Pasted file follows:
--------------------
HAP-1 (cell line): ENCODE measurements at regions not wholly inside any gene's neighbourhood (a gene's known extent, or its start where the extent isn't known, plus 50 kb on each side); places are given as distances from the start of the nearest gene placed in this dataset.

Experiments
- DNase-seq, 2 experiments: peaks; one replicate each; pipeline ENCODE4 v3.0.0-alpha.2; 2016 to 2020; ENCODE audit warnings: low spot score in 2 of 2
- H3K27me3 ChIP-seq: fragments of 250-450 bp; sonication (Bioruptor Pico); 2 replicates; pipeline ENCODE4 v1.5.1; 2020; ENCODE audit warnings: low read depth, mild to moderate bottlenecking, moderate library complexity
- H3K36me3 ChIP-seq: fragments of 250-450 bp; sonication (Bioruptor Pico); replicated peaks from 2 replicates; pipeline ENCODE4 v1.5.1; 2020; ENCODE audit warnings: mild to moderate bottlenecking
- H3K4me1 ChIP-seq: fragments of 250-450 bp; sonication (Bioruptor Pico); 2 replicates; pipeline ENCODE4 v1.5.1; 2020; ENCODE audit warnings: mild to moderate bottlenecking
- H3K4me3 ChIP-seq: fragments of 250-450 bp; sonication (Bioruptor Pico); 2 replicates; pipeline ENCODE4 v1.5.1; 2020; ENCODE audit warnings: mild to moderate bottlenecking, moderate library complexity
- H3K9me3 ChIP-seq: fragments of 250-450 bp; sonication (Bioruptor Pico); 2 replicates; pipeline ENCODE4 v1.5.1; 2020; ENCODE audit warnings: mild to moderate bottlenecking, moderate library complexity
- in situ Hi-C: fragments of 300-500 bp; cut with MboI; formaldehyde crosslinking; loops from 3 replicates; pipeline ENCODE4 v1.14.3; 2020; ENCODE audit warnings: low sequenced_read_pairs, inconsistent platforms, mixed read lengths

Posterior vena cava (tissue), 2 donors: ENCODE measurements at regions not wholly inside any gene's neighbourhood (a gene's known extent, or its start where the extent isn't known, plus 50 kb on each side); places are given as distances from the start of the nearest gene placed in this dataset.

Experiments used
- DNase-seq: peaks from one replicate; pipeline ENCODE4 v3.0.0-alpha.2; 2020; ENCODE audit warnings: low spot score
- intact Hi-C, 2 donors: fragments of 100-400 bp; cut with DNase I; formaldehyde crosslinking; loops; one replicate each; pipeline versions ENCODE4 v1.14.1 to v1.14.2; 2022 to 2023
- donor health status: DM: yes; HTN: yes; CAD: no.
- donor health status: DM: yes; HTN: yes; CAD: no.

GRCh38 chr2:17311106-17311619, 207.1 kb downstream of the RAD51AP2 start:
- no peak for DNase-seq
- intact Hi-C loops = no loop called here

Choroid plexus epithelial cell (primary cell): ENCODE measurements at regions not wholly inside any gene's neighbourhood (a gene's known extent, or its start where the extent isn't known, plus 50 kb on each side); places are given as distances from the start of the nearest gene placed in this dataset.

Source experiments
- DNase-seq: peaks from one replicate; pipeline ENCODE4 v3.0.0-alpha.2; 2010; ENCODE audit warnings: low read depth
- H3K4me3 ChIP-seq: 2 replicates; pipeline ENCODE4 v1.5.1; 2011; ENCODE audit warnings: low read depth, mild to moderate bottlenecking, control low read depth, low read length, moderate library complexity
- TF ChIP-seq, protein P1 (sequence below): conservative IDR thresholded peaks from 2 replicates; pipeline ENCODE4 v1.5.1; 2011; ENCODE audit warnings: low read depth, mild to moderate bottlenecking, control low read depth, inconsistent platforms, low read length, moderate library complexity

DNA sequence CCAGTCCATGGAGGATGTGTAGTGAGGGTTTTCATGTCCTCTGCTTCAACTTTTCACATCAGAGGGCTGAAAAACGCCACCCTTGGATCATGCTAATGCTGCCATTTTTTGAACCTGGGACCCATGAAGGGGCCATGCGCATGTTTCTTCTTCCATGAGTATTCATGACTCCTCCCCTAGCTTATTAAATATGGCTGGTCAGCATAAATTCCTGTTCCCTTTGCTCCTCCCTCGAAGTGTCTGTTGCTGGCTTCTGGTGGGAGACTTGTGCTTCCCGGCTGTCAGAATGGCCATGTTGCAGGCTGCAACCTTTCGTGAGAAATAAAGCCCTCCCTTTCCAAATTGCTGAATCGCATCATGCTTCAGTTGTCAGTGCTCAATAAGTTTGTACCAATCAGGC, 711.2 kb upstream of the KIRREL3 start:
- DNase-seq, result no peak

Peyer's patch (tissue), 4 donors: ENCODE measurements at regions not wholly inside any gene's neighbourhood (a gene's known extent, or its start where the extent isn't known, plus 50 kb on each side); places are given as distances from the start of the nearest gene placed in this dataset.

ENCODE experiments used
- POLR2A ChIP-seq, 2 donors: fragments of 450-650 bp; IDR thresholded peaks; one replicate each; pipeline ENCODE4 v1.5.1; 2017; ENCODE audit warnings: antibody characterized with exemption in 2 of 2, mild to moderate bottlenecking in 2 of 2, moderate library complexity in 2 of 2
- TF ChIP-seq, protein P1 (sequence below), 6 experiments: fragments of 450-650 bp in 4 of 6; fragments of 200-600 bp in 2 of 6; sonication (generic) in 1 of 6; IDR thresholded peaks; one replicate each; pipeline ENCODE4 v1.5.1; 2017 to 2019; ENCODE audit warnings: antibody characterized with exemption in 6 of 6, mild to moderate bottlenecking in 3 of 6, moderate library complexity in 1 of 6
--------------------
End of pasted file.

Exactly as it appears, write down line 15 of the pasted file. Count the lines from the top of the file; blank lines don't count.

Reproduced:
- donor health status: DM: yes; HTN: yes; CAD: no.